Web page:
TOP Talk

Social Media Week (Part II) Gets Physical: Transcending the Web and Entering the Real World

Posted December 11, 2015 By Tier One Team

Topics: Social Media, Thought Leadership, Events


As promised in last week's postwe have lots more to share from Social Media Week Chicago. This go-round, we’ll delve into the trend that extends the reach of social media offline and into the real world (#IRL).

You don’t have to be a social media marketer to know that the struggle to balance the productivity benefits of mobile devices with our human need for a respite from the screen could not be more real. As Chicago’s own Ferris Bueller put it:

Life moves pretty fast. If you don’t stop and look around

once in awhile, you could miss it.”

While it’s often difficult to imagine a future where we are less electronically connected and more in tune with the physical world around us, we learned at Social Media Week that scenario might not be so far off. Thanks to real-world brand experiences that leverage simple technologies and the Physical Web, we might even get there with our smartphones in hand.

Real-World Brand Experiences

During Social Media Week Chicago, we were first introduced to the topic of online meets offline at a presentation hosted by Cramer-Krasselt called, “Using Social Data to Create Real-World Experiences.” The concept is this: Social media no longer has to be something that leaves us stuck behind a screen. Rather, the up and coming trend for social media marketers is finding ways to converge the digital and physical worlds in order to carry brand experiences throughout the consumer’s day to day life.

The concept itself is a great one and actually fairly simple to employ, all you need is the digital aspect (social media) and some kind of physical world tie in. To illustrate the point,the presenter had the audience observe how a sign would light up when users hashtagged “#ads” or “#friends” on Twitter.

The light up board prototype was created using a small electrical kit from the hardware store, connecting apps with sites like IFTTT and Zapier, and custom software that they were able to easily develop themselves. The result was a range of triggers that can be programed to set off an action, in this case, the light would turn on when specific hashtags were used on Twitter.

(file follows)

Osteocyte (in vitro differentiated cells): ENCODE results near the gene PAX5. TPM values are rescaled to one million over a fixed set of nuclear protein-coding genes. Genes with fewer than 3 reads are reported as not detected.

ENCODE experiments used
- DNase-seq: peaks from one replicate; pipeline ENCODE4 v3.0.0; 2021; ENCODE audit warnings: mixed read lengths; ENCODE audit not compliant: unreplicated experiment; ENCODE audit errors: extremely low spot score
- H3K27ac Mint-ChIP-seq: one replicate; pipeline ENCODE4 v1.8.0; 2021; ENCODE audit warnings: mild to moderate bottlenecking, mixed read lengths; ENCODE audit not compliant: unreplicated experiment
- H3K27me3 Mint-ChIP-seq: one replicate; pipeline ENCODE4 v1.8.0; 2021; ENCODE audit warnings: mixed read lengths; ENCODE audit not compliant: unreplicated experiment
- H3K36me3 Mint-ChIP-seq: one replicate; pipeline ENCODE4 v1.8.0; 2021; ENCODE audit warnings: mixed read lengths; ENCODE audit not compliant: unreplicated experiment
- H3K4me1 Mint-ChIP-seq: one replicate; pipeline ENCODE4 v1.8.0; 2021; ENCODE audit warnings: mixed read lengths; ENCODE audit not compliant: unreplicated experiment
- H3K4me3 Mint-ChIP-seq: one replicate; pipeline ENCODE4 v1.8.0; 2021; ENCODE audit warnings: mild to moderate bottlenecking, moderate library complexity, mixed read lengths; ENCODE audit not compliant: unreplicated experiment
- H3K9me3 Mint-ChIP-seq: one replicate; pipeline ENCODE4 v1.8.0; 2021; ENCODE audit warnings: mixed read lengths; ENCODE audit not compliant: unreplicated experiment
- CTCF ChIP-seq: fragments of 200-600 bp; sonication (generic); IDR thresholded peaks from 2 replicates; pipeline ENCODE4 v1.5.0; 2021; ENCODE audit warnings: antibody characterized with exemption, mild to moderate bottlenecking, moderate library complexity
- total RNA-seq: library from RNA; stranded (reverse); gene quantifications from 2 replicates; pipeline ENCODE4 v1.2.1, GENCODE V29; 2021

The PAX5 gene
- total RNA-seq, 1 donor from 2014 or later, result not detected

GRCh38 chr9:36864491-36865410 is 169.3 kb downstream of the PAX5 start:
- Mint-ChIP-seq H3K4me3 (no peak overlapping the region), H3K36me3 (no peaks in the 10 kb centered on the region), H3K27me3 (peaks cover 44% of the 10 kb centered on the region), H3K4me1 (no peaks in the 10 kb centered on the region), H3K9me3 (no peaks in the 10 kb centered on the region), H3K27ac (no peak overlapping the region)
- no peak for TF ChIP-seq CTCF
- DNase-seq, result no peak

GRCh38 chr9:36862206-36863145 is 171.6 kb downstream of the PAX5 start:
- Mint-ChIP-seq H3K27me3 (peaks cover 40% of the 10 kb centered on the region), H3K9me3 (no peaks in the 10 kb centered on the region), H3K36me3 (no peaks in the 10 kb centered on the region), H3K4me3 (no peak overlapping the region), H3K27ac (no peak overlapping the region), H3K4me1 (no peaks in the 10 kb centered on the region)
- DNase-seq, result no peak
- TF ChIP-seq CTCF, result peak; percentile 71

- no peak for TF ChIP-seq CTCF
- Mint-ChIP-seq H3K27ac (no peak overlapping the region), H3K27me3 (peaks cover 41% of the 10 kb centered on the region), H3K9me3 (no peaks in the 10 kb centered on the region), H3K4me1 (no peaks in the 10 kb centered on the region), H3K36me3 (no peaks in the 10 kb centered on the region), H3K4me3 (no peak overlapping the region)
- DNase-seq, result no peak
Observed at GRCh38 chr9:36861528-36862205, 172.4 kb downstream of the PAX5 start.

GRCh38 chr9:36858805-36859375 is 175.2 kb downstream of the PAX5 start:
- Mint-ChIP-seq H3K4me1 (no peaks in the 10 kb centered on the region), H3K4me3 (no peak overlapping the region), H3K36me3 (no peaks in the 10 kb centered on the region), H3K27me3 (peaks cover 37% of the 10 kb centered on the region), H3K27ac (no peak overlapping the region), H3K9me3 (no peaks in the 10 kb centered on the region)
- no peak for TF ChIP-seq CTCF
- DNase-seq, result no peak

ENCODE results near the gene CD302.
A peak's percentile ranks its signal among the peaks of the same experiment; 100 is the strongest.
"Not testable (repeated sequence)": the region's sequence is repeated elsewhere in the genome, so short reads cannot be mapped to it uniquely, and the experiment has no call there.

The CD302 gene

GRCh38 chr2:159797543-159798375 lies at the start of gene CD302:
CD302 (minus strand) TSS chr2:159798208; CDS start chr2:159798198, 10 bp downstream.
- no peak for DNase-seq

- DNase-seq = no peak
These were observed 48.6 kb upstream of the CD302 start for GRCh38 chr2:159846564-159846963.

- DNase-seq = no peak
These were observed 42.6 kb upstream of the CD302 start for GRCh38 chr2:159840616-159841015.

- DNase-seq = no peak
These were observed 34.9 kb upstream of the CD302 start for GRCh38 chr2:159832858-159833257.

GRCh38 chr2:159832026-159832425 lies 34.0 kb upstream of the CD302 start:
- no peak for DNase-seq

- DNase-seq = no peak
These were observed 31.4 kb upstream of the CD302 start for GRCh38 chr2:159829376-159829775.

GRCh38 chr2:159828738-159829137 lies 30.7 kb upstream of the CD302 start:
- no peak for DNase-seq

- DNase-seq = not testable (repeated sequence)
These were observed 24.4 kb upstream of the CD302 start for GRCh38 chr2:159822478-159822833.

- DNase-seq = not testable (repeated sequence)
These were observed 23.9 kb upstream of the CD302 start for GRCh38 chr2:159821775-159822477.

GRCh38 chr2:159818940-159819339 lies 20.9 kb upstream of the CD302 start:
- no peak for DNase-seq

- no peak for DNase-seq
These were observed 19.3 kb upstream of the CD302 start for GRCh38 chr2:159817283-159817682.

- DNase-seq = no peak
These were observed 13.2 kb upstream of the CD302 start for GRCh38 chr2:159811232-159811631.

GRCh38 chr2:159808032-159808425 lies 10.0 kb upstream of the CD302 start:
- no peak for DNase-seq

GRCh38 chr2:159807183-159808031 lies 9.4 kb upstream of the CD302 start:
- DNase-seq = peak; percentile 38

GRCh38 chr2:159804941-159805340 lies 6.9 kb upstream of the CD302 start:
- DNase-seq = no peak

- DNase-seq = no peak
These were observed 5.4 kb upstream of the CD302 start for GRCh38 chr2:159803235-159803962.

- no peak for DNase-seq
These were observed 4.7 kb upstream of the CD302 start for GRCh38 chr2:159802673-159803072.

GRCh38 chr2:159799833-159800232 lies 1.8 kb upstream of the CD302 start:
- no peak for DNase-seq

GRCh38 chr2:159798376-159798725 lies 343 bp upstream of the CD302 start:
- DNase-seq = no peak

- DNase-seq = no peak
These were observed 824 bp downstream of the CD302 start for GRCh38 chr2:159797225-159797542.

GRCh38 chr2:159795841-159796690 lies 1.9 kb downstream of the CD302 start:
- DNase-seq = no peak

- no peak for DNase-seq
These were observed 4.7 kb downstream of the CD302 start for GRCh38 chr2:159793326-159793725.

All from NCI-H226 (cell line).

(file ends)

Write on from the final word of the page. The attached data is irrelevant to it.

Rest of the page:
This effect was a powerful one, allowing those in attendance to connect the dots and see the physical results of tweeting. You could feel a tangible sense of excitement in the audience over the cause and effect aspect.

The promise of this approach pushes us to think beyond the traditional screen experiences and into physical or in-person brand experiences. What can your brand do to connect the digital world to the physical world? Social data can help point you in the right direction. Observe where your conversations are taking place and what is at their core. In this case, the presenter used data from Twitter to discern which hashtags had been the most dominant in recent months to create a worthwhile experience. The bottom line? Put your social listening to work, use it as inspiration, and let it guide your brand experiences.

The Physical Web

 At another event, we heard from Jason Parker, SVP Strategy Director of Innovation at Leo Burnett who brought us up to speed on the Physical Web, an interaction and demand based way to unleash the full potential of the web. Parker explained that, while apps are the thing right now, not everyone is going to have an app for every single task. So technology is turning to web browsers, suggesting that apps really aren’t the future and URLs are. URLs can send and receive “Beacons” (as he called them) to any “smart” object and allow for an interaction that doesn’t involve downloading an app first. As the phone’s browser communicates with the broadcasts from nearby objects, Beacon style URLs will be readily available on your screen.

Imagine walking up to a “smart” vending machine that is able to send and receive Beacons from your browser. When you select the Beacon for the machine, you’re able to see a treat menu and select the candy bar you want. The idea is that you would be able to immediately walk up to something, anything, and have an interaction with it without the hassle of an app. You can see this interaction here: 



The Physical Web unleashes a whole new level of potential for the web that some might not even know existed: On demand interaction that put the world quite literally at your fingertips.

If we had to single out the most remarkable take-away from Social Media Week, it’s the innovation around social media’s physical applications. Although, we shouldn’t be surprised. It feels like a logical and natural evolution to want to bring these two aspects of our worlds together, expanding our “social” interactions beyond the smartphone. As social media marketers, often found typing away behind our smartphones, we’re all for any trend that brings us back face to face.

Tier One Team

About Tier One Team

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